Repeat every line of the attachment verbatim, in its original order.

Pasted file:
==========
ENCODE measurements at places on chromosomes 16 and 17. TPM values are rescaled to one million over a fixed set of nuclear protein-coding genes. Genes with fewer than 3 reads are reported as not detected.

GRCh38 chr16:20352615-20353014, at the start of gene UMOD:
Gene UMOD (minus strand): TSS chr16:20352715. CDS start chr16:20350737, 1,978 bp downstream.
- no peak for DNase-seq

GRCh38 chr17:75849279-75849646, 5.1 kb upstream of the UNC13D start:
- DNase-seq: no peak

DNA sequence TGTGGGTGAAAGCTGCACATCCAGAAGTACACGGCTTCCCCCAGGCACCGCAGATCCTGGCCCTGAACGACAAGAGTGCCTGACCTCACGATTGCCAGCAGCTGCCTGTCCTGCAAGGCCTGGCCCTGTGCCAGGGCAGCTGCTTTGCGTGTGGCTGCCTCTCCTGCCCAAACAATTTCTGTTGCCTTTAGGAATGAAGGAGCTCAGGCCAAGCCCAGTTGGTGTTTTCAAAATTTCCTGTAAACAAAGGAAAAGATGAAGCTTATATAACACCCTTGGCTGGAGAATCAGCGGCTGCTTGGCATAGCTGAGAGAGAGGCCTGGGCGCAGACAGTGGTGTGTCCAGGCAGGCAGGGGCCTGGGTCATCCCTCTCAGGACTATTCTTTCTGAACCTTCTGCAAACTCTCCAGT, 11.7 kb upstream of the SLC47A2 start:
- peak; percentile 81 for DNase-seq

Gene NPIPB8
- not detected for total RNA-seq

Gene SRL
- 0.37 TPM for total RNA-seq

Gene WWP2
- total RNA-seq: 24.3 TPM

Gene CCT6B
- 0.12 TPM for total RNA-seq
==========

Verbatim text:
ENCODE measurements at places on chromosomes 16 and 17. TPM values are rescaled to one million over a fixed set of nuclear protein-coding genes. Genes with fewer than 3 reads are reported as not detected.

GRCh38 chr16:20352615-20353014, at the start of gene UMOD:
Gene UMOD (minus strand): TSS chr16:20352715. CDS start chr16:20350737, 1,978 bp downstream.
- no peak for DNase-seq

GRCh38 chr17:75849279-75849646, 5.1 kb upstream of the UNC13D start:
- DNase-seq: no peak

DNA sequence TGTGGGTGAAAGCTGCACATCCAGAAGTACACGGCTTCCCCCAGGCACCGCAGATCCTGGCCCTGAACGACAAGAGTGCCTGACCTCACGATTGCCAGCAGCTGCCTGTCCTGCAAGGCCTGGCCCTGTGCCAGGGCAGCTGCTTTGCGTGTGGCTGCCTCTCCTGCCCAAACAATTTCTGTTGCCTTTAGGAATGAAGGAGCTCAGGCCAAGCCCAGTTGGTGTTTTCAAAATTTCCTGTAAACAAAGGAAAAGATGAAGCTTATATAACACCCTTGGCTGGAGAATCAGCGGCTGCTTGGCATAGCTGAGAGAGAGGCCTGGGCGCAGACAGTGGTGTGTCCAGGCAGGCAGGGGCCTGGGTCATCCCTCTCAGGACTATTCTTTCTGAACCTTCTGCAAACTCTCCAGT, 11.7 kb upstream of the SLC47A2 start:
- peak; percentile 81 for DNase-seq

Gene NPIPB8
- not detected for total RNA-seq

Gene SRL
- 0.37 TPM for total RNA-seq

Gene WWP2
- total RNA-seq: 24.3 TPM

Gene CCT6B
- 0.12 TPM for total RNA-seq